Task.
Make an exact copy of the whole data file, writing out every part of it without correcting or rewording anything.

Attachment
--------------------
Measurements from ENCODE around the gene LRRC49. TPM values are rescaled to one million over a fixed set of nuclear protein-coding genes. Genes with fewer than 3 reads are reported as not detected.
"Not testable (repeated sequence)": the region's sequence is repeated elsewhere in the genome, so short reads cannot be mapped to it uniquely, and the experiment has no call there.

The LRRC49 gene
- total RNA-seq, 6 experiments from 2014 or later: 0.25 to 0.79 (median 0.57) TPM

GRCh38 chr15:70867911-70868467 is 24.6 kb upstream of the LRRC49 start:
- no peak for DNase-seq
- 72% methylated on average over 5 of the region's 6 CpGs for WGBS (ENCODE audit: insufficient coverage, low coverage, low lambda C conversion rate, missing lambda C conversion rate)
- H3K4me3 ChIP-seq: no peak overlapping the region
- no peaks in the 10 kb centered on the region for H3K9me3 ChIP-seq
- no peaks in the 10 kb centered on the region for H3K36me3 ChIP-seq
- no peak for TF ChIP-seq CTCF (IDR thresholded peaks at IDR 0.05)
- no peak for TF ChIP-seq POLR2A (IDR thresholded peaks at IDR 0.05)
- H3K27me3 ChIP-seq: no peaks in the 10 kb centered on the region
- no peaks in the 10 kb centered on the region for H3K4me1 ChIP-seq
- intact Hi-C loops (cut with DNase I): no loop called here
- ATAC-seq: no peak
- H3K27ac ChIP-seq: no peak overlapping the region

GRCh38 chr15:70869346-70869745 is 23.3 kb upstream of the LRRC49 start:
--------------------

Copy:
Measurements from ENCODE around the gene LRRC49. TPM values are rescaled to one million over a fixed set of nuclear protein-coding genes. Genes with fewer than 3 reads are reported as not detected.
"Not testable (repeated sequence)": the region's sequence is repeated elsewhere in the genome, so short reads cannot be mapped to it uniquely, and the experiment has no call there.

The LRRC49 gene
- total RNA-seq, 6 experiments from 2014 or later: 0.25 to 0.79 (median 0.57) TPM

GRCh38 chr15:70867911-70868467 is 24.6 kb upstream of the LRRC49 start:
- no peak for DNase-seq
- 72% methylated on average over 5 of the region's 6 CpGs for WGBS (ENCODE audit: insufficient coverage, low coverage, low lambda C conversion rate, missing lambda C conversion rate)
- H3K4me3 ChIP-seq: no peak overlapping the region
- no peaks in the 10 kb centered on the region for H3K9me3 ChIP-seq
- no peaks in the 10 kb centered on the region for H3K36me3 ChIP-seq
- no peak for TF ChIP-seq CTCF (IDR thresholded peaks at IDR 0.05)
- no peak for TF ChIP-seq POLR2A (IDR thresholded peaks at IDR 0.05)
- H3K27me3 ChIP-seq: no peaks in the 10 kb centered on the region
- no peaks in the 10 kb centered on the region for H3K4me1 ChIP-seq
- intact Hi-C loops (cut with DNase I): no loop called here
- ATAC-seq: no peak
- H3K27ac ChIP-seq: no peak overlapping the region

GRCh38 chr15:70869346-70869745 is 23.3 kb upstream of the LRRC49 start: